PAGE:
By the time first Mi-4s got airborne, it had started to get dark. Sihota, who had selected the landing site across the Meghna, could no longer spot it.
Not just that, he had also lost visual contact with the Mi-4s, and soon realised that they were flying at different altitudes. A disaster was avoided when he improvised, found a new location to land the troops safely and guided the Mi-4s to land at the spot.
“As soon as they [Mi-4s] had done so [landed] he [Sihota] took off and headed back to Teliamura. He was in a cold sweat and did not 'sleep the whole night', any moment expecting some news of disaster,” writes Maj Gen Sinh.
No bad news arrived.
“There was some desultory shelling but as most of the shells were landing a km away, the enemy soon gave that up,” Maj Gen Sinh adds.
As the operation began, the Mi-4s were carrying 14 troops in each lift. Later, the number was increased to 23 troops by reducing the weight of fuel.
The helicopters had to land in the dark as lighting up the landing zone would have given away the location of the incoming troops instantly, inviting immediate and focused counter from the Pakistani forces on the ground.
But the ingenuity of the pilots and those assisting them on the ground helped. They formed letter ‘H’, representing helipad, with hand-held torch lights. Reflector of the torches had been removed to minimize the glare at the pilot’s eye. This arrangement produced just enough light to guide the pilots to land safely.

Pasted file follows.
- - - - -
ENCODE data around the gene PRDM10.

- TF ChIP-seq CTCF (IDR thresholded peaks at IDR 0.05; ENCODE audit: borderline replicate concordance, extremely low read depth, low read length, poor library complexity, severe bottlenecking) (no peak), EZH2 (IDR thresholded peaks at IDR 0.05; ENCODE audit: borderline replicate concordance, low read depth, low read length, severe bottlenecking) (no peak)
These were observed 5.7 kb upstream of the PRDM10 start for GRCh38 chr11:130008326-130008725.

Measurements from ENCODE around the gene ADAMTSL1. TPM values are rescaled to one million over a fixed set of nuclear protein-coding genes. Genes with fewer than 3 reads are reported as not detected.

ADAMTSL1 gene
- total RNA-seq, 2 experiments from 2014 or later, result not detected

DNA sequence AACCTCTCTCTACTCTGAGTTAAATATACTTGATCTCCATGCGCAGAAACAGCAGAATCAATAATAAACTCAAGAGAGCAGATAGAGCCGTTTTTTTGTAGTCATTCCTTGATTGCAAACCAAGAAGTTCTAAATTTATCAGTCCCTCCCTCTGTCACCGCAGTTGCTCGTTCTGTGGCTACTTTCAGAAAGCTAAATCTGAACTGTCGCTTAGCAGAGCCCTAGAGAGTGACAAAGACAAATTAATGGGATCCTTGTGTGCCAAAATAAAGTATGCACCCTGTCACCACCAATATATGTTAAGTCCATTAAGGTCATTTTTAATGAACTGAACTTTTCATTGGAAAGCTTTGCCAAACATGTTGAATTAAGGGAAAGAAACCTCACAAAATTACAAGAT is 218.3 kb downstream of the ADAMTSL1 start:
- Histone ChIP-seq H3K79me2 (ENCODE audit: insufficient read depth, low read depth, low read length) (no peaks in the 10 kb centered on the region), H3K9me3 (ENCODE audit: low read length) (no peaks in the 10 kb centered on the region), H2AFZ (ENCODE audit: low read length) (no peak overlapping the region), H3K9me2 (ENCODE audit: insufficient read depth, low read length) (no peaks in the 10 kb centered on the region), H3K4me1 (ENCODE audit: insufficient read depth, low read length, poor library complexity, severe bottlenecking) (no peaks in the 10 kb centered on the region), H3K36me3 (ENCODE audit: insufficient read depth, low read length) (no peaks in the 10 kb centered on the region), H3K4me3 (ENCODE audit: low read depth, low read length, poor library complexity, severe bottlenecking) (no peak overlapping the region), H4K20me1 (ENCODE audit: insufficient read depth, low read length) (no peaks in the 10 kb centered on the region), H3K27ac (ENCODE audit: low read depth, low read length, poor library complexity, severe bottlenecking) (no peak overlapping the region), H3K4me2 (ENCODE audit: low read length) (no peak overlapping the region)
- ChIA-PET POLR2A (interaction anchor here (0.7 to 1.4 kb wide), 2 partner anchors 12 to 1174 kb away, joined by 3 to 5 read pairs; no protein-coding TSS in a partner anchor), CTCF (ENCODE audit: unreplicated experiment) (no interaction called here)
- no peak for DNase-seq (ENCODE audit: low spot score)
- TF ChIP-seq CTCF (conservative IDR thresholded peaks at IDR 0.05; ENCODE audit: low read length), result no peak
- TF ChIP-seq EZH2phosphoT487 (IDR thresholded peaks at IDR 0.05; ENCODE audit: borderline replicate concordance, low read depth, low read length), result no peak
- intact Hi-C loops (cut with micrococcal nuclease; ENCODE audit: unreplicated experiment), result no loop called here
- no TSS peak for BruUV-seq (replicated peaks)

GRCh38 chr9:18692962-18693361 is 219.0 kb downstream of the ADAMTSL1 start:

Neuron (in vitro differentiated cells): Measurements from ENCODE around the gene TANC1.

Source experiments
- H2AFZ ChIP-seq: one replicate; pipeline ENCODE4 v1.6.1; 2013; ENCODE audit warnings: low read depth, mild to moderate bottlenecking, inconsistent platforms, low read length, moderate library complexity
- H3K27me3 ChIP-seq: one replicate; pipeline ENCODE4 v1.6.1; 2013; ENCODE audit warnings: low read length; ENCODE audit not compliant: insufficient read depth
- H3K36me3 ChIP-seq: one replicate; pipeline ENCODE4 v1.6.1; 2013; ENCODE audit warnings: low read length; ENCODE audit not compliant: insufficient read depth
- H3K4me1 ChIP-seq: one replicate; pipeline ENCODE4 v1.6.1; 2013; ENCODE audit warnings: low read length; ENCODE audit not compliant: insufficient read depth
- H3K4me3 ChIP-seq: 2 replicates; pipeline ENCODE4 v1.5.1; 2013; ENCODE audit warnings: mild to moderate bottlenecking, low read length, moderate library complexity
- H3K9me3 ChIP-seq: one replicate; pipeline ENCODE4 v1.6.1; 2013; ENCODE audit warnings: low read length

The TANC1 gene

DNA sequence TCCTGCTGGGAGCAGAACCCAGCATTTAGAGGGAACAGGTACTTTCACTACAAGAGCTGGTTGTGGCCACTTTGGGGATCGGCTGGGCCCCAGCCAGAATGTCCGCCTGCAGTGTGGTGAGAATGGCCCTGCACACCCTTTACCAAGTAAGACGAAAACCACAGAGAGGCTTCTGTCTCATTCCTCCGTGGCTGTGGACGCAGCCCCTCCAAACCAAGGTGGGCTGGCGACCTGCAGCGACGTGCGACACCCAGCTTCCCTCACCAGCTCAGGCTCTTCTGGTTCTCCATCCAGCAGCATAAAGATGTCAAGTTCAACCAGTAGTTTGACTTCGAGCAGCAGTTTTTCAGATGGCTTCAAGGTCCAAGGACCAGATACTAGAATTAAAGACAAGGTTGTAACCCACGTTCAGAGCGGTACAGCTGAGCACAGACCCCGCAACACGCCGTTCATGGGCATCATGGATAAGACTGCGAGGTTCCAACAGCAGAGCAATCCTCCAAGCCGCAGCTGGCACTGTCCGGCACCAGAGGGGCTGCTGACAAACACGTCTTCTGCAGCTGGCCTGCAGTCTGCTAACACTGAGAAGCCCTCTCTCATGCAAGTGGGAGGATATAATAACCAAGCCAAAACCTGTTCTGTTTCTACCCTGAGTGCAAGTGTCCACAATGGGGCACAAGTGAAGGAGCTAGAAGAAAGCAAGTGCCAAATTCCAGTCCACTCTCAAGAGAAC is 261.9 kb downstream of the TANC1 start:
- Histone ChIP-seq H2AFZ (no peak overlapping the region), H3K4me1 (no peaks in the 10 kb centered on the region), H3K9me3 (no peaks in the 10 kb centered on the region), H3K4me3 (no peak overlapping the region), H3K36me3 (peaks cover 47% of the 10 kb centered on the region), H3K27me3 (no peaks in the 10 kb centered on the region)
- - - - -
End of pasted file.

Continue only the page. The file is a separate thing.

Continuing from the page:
By 4:30 pm, the 4 Gaurds unit had landed at Raipur, without resistance from the enemy, and forces continued to fly in till 3 am.
“Nobody looked at the charts to see what we can carry, we just filled up the helicopter and coaxed it to get airborne, very fortunate we had no accidents. We were overloaded most of the time. I can tell you MI-4 never let us down – what a wonderful workhorse,” Squadron Leader Pushp Kumar Vaid, who flew nearly three dozen missions as Flight Lieutenant in such hazardous conditions and was awarded Vir Chakra for it, writes.
Over the next 36 hours, 409 sorties were carried out, and around 5,000 troops and 51 tonnes of equipment had been heli-lifted through the air-bridge.
Pakistani forces in Bhairab Bazaar, not far from the landing site, did not venture out to contest the landing on troops west of the river. As Pakistan’s hope of intervention by China and the US waned, Indian troops landing in Raipur consolidated their hold west of the river, and the Indian forces were soon on the road to Dhaka.
As Maj Gen Sinh writes, Sagat Singh, “through sheer dint of his personality and at times brutal goading”, had managed to push Indian forces across the mighty Meghna, “an obstacle considered impassable by the sanguine Niazi”.
If not for Sagat Singh, the war may not have ended the way it did — as the swiftest and the most decisive victory in India’s recent military history.